In Dragonfly Eyes, Xu moves beyond the symbol of the camera to the technology itself, to reveal the mass consumption of other people's lives through an all-seeing government operation built on a public interface. More interesting than the narrative he contrives from the curated footage, is the technique through which the story is told, and the revelation of just how intrusive public surveillance has become. "And of course," he explains in a 2017 interview for Musée magazine, "facial identification is very important in this film, it [is] involved with identity confusions, about what we can or cannot see, about how we can identify the essence. This inherent critique of surveillance evokes his youth in Maoist China, where public and private behaviors were scrutinized. Only now, he demonstrates how easily the actions of individuals can be manipulated to create a false narrative, just as language once was. It exemplifies the intrusive and omnipresent culture of surveillance that exists, across not only China but across the globe.

Film - Frye Art Museum, Seattle, Washington, USA

Biography of Xu Bing


Xu Bing was born in Chongqing, in the newly-formed Communist People's Republic of China, in 1955. The third of five children, he spent his childhood years growing up in Beijing, where his parents moved to work at Peking University when he was two years old. He was raised in a highly intellectual environment, as his father was the head of the University's history department, and his mother worked as a researcher in their Department of Library Science. It was here that his love of books was born, sitting for hours in the library reading room, where his mother often sent him, looking through endless volumes. In his early childhood, his father taught him traditional calligraphy and the scholastic canon of China's long history. Xu also began painting at a very young age, which he says he never stopped because "stubbornness" kept him practicing. These early experiences formed his initial fascination with the written word, and the physicality and aesthetics of paper and books in general.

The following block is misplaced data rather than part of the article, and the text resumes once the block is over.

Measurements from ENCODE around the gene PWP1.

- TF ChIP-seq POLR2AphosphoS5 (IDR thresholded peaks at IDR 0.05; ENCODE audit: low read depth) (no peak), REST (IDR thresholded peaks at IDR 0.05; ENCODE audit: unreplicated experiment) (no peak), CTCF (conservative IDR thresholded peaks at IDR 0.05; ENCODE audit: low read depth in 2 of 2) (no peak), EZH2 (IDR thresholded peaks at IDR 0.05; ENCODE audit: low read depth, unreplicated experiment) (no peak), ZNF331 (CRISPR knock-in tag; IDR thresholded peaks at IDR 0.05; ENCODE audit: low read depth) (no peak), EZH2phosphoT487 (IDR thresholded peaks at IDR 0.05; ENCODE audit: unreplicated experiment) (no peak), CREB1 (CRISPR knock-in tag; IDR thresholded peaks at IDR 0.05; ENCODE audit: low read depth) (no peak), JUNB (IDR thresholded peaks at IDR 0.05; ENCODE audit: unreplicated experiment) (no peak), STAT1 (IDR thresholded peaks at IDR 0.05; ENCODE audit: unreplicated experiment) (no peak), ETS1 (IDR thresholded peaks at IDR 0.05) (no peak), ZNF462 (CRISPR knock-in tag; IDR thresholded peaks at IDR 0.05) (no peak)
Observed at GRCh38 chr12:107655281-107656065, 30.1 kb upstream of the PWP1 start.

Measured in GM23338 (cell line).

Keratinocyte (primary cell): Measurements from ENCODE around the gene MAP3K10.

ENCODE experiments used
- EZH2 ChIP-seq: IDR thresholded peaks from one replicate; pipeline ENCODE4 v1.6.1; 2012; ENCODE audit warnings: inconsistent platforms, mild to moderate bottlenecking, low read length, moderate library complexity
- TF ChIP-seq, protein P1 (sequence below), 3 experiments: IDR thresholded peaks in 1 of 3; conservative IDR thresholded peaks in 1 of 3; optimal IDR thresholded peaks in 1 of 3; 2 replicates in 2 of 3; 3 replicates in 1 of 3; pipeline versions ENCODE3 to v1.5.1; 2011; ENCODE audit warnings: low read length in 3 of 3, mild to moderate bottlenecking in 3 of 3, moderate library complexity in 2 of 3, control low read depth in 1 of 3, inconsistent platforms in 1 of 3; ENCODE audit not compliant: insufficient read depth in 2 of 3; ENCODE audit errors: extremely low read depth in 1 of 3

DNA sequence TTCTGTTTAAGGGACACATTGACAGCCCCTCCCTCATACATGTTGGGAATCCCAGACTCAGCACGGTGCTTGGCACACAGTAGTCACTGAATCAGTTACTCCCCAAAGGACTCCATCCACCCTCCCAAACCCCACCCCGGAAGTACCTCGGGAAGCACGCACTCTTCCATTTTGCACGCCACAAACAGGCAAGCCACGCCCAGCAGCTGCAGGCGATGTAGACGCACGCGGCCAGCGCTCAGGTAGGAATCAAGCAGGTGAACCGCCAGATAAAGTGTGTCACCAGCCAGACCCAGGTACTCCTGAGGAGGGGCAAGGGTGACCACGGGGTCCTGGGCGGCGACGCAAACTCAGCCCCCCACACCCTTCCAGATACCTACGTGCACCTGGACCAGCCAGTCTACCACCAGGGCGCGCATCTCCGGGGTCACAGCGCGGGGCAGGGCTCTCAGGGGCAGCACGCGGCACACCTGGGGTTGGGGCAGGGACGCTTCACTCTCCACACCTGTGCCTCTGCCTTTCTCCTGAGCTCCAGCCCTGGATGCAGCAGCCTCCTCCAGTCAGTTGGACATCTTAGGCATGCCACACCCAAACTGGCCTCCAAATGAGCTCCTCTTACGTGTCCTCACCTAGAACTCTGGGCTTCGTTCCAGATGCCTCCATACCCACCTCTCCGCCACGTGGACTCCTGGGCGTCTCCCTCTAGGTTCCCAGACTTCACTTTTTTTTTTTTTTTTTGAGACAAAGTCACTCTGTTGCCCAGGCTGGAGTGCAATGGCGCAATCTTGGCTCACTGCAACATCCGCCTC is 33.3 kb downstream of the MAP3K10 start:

Education and Early Training

During the escalation of social change during the Cultural Revolution (1966-76), Xu Bing's family would be caught in turmoil. The changes imposed during this period infiltrated all aspects of Chinese society, and language in particular. The biography Intellectual by Nature, Poet at Heart describes this period in the artist's life, "Under Chairman Mao, the language Xu Bing had always known was modified, simplified and re-tooled for propaganda. Something he experienced first-hand as a child, forced to lend his skills to the revolution in order to stay in school." This included work on large-scale banners with utilitarian messages of propaganda endorsed by the Maoist regime. Even at a young age, he recalls, "It allowed me to see the changes in the Chinese language and the style of Chinese characters. At that point, I realized the style of these characters actually contained deep political messages."

In 1968, Chairman Mao began his re-education program, declaring it "very necessary for educated youths to go to the countryside and learn from poor and lower-middle-class peasants [...] to bring about a mobilization." Xu Bing would himself be sent from the city in 1974, one year after graduation. Britta Erickson describes in The Art of Xu Bing: Words without Meaning, Meaning Without Words (2001), that despite the hardship, the young man found a sense of calm in the country - this was after the persecution of his parents at Beijing University and his father sent to a labor camp for reformation. "Things were different in the countryside," she writes, "There, the peasants did not care about Xu Bing's bad class background. They judged a person in more tangible terms, such as how hard someone worked in the fields." Despite the hardship and contrast to his previous urban upbringing, Xu remembers his time engaged in hard manual labor on farms teaching him humility, but also providing a deep sense of peace.